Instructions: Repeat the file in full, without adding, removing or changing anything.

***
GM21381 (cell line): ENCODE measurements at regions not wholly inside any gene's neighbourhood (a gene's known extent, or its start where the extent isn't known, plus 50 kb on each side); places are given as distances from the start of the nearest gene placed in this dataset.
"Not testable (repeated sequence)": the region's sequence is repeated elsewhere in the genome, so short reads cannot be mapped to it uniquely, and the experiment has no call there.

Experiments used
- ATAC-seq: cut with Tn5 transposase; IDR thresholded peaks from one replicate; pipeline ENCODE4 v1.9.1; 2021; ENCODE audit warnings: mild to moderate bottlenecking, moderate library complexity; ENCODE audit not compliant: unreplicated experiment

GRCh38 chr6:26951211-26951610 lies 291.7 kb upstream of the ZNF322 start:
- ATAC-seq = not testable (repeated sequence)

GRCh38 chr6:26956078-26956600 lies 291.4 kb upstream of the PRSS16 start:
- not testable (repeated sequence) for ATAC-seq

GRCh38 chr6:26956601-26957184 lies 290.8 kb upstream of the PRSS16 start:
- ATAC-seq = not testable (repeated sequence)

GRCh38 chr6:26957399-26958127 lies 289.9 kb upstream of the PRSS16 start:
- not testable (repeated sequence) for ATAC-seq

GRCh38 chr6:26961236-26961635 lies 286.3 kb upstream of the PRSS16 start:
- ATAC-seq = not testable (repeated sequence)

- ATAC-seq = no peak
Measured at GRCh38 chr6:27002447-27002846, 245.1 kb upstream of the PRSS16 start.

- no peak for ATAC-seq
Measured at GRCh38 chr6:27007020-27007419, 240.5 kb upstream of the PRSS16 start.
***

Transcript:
GM21381 (cell line): ENCODE measurements at regions not wholly inside any gene's neighbourhood (a gene's known extent, or its start where the extent isn't known, plus 50 kb on each side); places are given as distances from the start of the nearest gene placed in this dataset.
"Not testable (repeated sequence)": the region's sequence is repeated elsewhere in the genome, so short reads cannot be mapped to it uniquely, and the experiment has no call there.

Experiments used
- ATAC-seq: cut with Tn5 transposase; IDR thresholded peaks from one replicate; pipeline ENCODE4 v1.9.1; 2021; ENCODE audit warnings: mild to moderate bottlenecking, moderate library complexity; ENCODE audit not compliant: unreplicated experiment

GRCh38 chr6:26951211-26951610 lies 291.7 kb upstream of the ZNF322 start:
- ATAC-seq = not testable (repeated sequence)

GRCh38 chr6:26956078-26956600 lies 291.4 kb upstream of the PRSS16 start:
- not testable (repeated sequence) for ATAC-seq

GRCh38 chr6:26956601-26957184 lies 290.8 kb upstream of the PRSS16 start:
- ATAC-seq = not testable (repeated sequence)

GRCh38 chr6:26957399-26958127 lies 289.9 kb upstream of the PRSS16 start:
- not testable (repeated sequence) for ATAC-seq

GRCh38 chr6:26961236-26961635 lies 286.3 kb upstream of the PRSS16 start:
- ATAC-seq = not testable (repeated sequence)

- ATAC-seq = no peak
Measured at GRCh38 chr6:27002447-27002846, 245.1 kb upstream of the PRSS16 start.

- no peak for ATAC-seq
Measured at GRCh38 chr6:27007020-27007419, 240.5 kb upstream of the PRSS16 start.